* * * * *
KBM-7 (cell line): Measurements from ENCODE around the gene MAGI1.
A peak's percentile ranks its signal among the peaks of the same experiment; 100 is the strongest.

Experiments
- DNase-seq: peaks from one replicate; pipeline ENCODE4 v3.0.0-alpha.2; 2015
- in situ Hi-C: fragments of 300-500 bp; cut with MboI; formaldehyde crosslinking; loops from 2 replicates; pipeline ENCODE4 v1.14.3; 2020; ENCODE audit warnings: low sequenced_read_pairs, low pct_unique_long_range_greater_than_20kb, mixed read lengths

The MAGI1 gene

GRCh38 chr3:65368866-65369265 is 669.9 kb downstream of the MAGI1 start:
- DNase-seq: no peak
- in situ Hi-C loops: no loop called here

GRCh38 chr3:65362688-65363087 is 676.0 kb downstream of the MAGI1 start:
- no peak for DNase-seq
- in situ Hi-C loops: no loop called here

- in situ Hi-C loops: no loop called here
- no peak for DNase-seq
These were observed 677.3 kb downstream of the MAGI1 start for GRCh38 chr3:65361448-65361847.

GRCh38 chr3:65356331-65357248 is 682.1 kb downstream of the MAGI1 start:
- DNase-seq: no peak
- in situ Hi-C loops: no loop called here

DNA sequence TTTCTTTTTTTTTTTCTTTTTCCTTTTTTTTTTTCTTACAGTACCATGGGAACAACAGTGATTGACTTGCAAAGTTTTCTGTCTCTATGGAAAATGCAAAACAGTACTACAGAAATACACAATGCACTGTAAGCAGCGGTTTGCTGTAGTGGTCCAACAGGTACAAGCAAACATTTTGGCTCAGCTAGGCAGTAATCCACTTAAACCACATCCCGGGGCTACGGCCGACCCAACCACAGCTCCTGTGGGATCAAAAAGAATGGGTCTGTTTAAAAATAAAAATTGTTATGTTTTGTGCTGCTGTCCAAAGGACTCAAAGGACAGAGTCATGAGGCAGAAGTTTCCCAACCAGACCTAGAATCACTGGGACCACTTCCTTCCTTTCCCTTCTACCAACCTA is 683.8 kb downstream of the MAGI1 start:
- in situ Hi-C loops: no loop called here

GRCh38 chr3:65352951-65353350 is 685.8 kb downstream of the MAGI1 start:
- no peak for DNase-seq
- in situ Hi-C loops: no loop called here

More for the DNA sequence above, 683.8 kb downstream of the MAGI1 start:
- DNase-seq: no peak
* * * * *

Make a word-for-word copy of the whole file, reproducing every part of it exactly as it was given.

KBM-7 (cell line): Measurements from ENCODE around the gene MAGI1.
A peak's percentile ranks its signal among the peaks of the same experiment; 100 is the strongest.

Experiments
- DNase-seq: peaks from one replicate; pipeline ENCODE4 v3.0.0-alpha.2; 2015
- in situ Hi-C: fragments of 300-500 bp; cut with MboI; formaldehyde crosslinking; loops from 2 replicates; pipeline ENCODE4 v1.14.3; 2020; ENCODE audit warnings: low sequenced_read_pairs, low pct_unique_long_range_greater_than_20kb, mixed read lengths

The MAGI1 gene

GRCh38 chr3:65368866-65369265 is 669.9 kb downstream of the MAGI1 start:
- DNase-seq: no peak
- in situ Hi-C loops: no loop called here

GRCh38 chr3:65362688-65363087 is 676.0 kb downstream of the MAGI1 start:
- no peak for DNase-seq
- in situ Hi-C loops: no loop called here

- in situ Hi-C loops: no loop called here
- no peak for DNase-seq
These were observed 677.3 kb downstream of the MAGI1 start for GRCh38 chr3:65361448-65361847.

GRCh38 chr3:65356331-65357248 is 682.1 kb downstream of the MAGI1 start:
- DNase-seq: no peak
- in situ Hi-C loops: no loop called here

DNA sequence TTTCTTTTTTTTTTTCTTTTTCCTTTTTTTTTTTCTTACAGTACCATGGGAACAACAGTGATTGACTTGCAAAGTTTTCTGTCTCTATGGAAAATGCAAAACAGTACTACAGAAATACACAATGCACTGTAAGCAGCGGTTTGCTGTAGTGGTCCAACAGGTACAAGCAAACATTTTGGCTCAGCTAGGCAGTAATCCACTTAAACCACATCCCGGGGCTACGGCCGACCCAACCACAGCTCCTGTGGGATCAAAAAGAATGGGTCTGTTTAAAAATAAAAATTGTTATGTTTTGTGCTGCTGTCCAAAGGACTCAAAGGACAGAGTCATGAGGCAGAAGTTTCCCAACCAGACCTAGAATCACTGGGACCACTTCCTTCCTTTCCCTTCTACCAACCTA is 683.8 kb downstream of the MAGI1 start:
- in situ Hi-C loops: no loop called here

GRCh38 chr3:65352951-65353350 is 685.8 kb downstream of the MAGI1 start:
- no peak for DNase-seq
- in situ Hi-C loops: no loop called here

More for the DNA sequence above, 683.8 kb downstream of the MAGI1 start:
- DNase-seq: no peak